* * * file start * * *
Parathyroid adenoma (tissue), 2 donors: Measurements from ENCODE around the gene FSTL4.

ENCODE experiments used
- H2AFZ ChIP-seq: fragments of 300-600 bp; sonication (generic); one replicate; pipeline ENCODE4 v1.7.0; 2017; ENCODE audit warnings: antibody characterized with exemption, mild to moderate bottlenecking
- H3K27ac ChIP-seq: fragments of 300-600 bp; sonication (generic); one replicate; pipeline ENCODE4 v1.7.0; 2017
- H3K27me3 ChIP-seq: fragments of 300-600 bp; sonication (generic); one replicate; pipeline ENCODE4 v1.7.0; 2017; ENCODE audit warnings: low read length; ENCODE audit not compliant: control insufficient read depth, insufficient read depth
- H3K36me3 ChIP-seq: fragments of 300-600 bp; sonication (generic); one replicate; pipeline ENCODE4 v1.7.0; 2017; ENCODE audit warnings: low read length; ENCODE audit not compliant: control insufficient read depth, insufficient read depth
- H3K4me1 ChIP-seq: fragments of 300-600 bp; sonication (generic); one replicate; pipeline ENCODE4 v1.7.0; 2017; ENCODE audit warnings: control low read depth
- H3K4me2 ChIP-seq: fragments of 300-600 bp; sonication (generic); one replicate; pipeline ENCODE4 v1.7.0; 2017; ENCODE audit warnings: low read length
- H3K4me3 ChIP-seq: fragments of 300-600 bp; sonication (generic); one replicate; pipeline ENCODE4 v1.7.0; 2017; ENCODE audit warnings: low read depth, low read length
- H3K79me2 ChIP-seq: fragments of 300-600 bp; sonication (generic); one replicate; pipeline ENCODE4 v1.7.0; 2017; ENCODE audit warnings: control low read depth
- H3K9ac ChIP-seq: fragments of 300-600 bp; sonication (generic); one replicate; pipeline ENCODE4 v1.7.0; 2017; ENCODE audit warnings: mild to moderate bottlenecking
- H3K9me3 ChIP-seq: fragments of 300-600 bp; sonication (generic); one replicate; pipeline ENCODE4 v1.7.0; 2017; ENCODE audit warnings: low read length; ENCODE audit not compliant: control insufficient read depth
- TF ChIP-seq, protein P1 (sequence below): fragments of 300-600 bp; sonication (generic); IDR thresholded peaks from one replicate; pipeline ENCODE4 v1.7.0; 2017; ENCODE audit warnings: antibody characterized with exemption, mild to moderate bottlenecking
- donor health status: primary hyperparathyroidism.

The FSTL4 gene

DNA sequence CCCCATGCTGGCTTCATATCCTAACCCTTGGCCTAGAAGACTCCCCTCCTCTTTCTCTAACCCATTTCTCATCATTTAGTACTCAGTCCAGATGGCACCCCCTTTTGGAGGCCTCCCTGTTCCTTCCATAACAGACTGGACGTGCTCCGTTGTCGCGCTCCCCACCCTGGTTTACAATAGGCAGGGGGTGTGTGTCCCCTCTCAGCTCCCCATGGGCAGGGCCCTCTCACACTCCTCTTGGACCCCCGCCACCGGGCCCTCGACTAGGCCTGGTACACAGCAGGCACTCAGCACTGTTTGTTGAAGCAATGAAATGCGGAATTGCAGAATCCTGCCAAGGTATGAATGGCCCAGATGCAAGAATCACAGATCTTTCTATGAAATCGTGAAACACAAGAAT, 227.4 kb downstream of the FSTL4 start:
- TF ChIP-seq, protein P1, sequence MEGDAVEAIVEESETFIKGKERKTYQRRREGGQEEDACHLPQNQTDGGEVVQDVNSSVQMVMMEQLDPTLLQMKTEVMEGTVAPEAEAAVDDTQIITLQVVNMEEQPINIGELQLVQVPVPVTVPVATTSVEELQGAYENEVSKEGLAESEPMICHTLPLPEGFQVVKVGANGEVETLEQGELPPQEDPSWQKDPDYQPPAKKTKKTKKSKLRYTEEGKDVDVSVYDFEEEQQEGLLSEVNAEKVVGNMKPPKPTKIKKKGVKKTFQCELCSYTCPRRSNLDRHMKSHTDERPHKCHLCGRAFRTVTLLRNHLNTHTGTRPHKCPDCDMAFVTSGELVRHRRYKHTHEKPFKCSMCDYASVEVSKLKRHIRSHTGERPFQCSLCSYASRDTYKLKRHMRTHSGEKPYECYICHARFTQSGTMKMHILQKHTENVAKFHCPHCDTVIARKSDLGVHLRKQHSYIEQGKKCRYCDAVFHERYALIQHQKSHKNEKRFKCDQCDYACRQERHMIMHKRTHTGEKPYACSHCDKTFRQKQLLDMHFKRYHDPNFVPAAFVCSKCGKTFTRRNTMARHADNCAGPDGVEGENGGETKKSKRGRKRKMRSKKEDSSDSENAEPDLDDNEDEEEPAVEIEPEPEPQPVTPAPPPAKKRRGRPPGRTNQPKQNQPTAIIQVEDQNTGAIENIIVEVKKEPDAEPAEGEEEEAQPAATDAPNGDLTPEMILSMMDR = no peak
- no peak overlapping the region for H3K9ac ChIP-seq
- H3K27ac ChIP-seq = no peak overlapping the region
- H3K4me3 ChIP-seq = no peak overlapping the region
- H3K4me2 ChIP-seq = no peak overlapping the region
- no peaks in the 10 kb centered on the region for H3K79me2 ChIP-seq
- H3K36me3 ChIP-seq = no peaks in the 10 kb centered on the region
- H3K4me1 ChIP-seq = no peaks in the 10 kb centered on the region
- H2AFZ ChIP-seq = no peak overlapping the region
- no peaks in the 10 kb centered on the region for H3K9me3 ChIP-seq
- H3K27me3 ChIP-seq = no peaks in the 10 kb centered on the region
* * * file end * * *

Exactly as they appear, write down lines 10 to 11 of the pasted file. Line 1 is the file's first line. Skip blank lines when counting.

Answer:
- H3K79me2 ChIP-seq: fragments of 300-600 bp; sonication (generic); one replicate; pipeline ENCODE4 v1.7.0; 2017; ENCODE audit warnings: control low read depth
- H3K9ac ChIP-seq: fragments of 300-600 bp; sonication (generic); one replicate; pipeline ENCODE4 v1.7.0; 2017; ENCODE audit warnings: mild to moderate bottlenecking